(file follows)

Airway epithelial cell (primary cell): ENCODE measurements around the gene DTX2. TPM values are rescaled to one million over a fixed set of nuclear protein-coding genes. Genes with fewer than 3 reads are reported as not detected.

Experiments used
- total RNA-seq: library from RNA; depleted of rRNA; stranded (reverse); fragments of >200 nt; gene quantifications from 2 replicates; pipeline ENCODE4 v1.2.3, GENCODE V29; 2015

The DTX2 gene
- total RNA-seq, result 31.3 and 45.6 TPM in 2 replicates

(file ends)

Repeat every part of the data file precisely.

Airway epithelial cell (primary cell): ENCODE measurements around the gene DTX2. TPM values are rescaled to one million over a fixed set of nuclear protein-coding genes. Genes with fewer than 3 reads are reported as not detected.

Experiments used
- total RNA-seq: library from RNA; depleted of rRNA; stranded (reverse); fragments of >200 nt; gene quantifications from 2 replicates; pipeline ENCODE4 v1.2.3, GENCODE V29; 2015

The DTX2 gene
- total RNA-seq, result 31.3 and 45.6 TPM in 2 replicates